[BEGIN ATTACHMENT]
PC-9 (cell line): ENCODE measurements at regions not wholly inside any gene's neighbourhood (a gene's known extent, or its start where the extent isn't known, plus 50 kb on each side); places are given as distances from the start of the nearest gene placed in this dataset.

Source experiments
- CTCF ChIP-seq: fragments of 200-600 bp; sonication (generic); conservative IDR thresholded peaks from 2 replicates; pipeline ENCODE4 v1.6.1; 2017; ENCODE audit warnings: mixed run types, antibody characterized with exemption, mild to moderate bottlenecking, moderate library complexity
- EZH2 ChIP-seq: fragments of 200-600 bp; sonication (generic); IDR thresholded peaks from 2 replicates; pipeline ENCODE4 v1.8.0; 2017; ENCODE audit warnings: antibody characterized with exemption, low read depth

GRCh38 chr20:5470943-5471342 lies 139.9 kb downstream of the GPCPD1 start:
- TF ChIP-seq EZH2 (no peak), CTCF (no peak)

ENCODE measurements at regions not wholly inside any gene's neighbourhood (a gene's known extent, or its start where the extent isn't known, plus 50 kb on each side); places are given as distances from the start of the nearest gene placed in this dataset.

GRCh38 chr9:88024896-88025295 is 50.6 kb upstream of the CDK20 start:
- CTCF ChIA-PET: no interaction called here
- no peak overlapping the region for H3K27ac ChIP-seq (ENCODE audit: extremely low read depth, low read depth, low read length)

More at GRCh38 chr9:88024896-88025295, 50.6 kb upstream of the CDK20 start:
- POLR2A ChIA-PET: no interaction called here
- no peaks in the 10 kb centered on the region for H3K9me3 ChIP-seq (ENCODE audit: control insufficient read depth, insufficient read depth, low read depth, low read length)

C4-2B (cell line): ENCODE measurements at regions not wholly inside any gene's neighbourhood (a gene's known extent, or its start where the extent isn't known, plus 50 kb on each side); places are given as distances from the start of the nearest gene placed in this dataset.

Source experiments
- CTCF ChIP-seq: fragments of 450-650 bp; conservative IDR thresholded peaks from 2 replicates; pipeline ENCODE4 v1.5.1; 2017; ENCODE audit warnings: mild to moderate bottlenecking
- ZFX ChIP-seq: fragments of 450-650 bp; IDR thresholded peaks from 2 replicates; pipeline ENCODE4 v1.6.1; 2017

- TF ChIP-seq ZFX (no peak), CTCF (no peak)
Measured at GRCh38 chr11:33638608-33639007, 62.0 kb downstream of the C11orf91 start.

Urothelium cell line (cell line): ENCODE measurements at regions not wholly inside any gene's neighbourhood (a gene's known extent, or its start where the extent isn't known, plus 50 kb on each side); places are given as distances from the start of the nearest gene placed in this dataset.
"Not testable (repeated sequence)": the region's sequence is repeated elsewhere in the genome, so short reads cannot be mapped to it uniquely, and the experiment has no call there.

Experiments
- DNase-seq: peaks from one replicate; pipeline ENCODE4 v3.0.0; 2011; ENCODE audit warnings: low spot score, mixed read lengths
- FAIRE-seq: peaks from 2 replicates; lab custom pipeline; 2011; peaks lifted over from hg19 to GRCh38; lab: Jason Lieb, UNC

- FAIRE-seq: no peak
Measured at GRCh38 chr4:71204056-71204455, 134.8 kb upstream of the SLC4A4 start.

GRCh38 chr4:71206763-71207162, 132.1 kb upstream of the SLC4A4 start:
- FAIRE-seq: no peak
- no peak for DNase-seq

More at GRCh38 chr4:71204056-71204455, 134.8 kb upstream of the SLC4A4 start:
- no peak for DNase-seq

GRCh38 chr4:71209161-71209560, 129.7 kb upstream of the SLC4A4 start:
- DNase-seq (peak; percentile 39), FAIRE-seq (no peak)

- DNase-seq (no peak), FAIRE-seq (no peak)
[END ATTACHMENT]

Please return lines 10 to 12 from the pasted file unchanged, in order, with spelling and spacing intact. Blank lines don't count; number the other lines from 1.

- no peak overlapping the region for H3K27ac ChIP-seq (ENCODE audit: extremely low read depth, low read depth, low read length)

More at GRCh38 chr9:88024896-88025295, 50.6 kb upstream of the CDK20 start:
- POLR2A ChIA-PET: no interaction called here